Behavioral testing

Open field (OF)

To assess locomotion and responsiveness of the animals to a novel environment, we tested rats on pnd 21 in open field apparatus as previously described [36].

Elevated plus maze (EPM)

To measure anxiety-like behavior in rats we tested animals in the elevated plus maze (OpenScience Ltd, Russia) on pnd 25 as previously described [37]. The number of entries in open and closed arms as well as in the central part of the maze was counted for 5 min. Also, frequency of grooming, rearing, head dips and approaches to outer edge of the open arms were recorded during the experiment.

Social interaction behaviors

Test for social novelty

The apparatus for sociability and preference for social novelty test comprised a T-shaped opaque Plexiglas box with 30 cm high walls. The base of the “T” is 16 × 50 cm and serves as the start area while the lateral chambers are 10 × 50 cm (goal arms) and are used to hold a stimulus (Fig. 9b). The floor was divided into equal sections for assessment of locomotor activity. The dead-ends of the goal arms were separated with wire mesh to form a corner large enough to hold a single adult rat. Before the experiment an unfamiliar adult female rat was placed in the right chamber and tested animal’s dam was placed in the left goal arm of the maze. The subject rat on pnd 28 was placed back to the wall in the base arm and allowed to explore the goal arms. The following parameters were monitored and recorded for 5 min: duration and number of direct contacts between the subject rat and unfamiliar female/dam, and the latency to leave the starting area. The rat is considered to be in the chamber when its head and four paws have entered into the chamber.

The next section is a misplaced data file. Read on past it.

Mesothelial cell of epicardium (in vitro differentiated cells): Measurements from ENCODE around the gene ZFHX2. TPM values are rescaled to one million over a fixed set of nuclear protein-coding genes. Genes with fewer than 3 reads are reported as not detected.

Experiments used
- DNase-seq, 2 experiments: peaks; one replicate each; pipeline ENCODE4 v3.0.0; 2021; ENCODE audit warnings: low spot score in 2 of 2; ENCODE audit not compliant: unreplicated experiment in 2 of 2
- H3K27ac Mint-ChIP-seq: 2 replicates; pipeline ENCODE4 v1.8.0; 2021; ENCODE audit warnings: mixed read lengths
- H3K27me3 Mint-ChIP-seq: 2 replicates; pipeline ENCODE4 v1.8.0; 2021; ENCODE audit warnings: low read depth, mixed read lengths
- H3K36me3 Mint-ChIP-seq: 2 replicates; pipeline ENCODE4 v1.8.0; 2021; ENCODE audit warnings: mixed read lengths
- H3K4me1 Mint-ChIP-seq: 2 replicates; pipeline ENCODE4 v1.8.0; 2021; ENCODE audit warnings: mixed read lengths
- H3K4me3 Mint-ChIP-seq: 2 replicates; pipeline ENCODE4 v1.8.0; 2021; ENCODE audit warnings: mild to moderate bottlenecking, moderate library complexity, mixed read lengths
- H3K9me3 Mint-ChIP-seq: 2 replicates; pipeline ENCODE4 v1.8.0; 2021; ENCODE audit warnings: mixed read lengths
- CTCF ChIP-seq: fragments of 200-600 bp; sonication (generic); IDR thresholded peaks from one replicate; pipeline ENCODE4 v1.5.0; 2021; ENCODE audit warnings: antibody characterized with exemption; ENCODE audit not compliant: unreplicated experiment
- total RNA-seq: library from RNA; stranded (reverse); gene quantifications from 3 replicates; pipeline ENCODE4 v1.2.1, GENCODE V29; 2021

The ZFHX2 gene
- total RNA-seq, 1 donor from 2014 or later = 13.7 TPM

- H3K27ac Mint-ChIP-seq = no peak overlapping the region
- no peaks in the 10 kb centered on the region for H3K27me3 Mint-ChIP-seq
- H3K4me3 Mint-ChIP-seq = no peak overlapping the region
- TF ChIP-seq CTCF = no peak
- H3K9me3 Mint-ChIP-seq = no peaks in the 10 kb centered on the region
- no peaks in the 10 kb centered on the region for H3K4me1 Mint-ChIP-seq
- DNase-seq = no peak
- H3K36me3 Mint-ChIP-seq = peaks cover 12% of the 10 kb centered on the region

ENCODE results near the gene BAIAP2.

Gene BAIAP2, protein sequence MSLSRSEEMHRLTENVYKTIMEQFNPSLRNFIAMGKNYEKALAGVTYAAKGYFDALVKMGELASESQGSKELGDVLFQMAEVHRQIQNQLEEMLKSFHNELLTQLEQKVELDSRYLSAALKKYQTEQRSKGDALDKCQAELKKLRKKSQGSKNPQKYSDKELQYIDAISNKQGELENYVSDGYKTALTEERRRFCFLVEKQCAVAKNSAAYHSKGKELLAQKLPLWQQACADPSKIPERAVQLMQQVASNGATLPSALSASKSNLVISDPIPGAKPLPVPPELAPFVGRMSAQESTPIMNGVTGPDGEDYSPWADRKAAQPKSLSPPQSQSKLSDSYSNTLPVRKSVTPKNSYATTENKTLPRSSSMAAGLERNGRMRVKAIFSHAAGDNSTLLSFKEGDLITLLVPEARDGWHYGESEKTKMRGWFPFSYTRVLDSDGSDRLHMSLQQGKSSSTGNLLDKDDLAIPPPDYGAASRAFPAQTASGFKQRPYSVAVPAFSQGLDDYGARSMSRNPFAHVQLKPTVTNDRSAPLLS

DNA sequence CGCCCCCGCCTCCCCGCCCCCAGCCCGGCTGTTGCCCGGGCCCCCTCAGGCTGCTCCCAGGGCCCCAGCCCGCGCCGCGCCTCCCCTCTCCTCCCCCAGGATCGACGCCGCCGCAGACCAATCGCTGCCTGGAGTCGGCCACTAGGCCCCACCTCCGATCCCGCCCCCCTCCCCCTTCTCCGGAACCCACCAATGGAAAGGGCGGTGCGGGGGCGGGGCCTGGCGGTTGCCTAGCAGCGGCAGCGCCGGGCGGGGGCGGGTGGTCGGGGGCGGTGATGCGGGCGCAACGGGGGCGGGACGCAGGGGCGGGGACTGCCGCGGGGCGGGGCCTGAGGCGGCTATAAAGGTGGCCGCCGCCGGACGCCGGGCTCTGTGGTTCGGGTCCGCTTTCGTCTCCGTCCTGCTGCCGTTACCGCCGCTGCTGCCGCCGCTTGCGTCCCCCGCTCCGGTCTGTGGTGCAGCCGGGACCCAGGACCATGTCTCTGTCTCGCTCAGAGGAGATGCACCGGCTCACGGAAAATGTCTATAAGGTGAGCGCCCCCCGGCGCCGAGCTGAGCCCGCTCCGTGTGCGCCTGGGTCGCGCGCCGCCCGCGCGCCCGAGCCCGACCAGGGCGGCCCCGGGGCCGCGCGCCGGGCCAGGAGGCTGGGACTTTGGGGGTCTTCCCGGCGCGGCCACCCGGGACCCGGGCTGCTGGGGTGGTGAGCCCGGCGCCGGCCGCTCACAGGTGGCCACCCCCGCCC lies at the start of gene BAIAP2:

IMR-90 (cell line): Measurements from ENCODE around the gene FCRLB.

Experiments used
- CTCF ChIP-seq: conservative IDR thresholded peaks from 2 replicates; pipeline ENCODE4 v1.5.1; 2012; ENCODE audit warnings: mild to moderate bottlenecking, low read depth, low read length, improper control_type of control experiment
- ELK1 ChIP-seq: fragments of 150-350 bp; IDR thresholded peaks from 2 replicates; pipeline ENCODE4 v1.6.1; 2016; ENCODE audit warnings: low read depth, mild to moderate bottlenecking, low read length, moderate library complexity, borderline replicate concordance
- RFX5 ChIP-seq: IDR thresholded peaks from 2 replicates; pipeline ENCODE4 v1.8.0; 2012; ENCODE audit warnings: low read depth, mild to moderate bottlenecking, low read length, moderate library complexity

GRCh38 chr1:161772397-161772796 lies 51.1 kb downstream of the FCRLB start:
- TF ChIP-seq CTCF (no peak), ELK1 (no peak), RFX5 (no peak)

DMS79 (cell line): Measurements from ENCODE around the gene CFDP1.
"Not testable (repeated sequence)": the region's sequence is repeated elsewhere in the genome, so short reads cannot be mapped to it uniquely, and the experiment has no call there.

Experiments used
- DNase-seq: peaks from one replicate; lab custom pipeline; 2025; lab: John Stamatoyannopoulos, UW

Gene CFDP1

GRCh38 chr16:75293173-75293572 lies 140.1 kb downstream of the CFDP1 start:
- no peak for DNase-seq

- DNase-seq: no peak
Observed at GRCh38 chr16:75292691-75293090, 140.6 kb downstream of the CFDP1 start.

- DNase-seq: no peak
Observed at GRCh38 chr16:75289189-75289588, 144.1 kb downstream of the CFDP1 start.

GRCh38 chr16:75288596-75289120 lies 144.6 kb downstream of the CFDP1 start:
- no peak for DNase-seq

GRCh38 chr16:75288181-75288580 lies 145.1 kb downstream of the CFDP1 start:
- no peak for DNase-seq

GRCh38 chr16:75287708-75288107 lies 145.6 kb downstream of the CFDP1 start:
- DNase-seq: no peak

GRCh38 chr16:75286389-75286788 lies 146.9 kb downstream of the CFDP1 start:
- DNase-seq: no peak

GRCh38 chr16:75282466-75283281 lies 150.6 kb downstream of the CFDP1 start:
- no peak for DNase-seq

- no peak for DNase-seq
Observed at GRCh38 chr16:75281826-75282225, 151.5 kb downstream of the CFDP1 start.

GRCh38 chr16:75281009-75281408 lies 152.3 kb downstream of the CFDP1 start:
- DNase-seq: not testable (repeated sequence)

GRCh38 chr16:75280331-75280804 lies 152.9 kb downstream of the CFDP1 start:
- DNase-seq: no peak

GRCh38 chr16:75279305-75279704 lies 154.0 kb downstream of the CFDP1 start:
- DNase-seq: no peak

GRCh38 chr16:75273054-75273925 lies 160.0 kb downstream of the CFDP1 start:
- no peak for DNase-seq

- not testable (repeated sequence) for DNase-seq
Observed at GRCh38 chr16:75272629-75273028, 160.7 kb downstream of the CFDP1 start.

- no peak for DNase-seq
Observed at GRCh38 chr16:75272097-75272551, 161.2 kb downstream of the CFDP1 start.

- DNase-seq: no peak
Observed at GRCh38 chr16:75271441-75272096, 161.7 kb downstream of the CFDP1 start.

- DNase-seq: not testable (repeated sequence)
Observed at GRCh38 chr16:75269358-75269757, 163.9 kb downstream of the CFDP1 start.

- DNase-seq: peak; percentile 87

Social play behavior

The test was performed under dim white light and familiar conditions (in the open field apparatus) on pnd 32. The test consisted of placing two animals from the same group but from different litters and cages into an open field. Pairs were tested in a randomized order for groups and the animals did not differ by more than 15 g in body weight. Behavior was monitored and registered with webcam for 3 min. Number of attacks (pinning and pouncing) and number of sniffings were counted.

Forced swim test (FS)

To assess any depression-like effects of VPA treatment, and potential antidepressant-like effect of Xe inhalation, rats were exposed to a forced swim test on pnd 35 in a transparent Plexiglas cylinder and the test was performed as previously described [37].

Elevated O-maze (OM)

In order to assess the delayed effects of Xe administration on anxiety-like and exploratory behavior of rats we performed the elevated O-maze on pnd 40. The apparatus (OpenScience Ltd, Russia) consists of two open (stressful) and two enclosed (safe) elevated arms that form a circle with an external diameter of 105 cm. The closed arms consist of 27-cm high walls and the width of both closed and open arms alleys of 10 cm. The open arms were illuminated with two bright lamps (60 W) located at a distance of 25–30 cm. The rats were placed in one of the enclosed arms and the latency to leave the closed arm and the number of the open arm entries as well as the number of head dips and the time spent in closed arms was measured for 5 min.

Statistics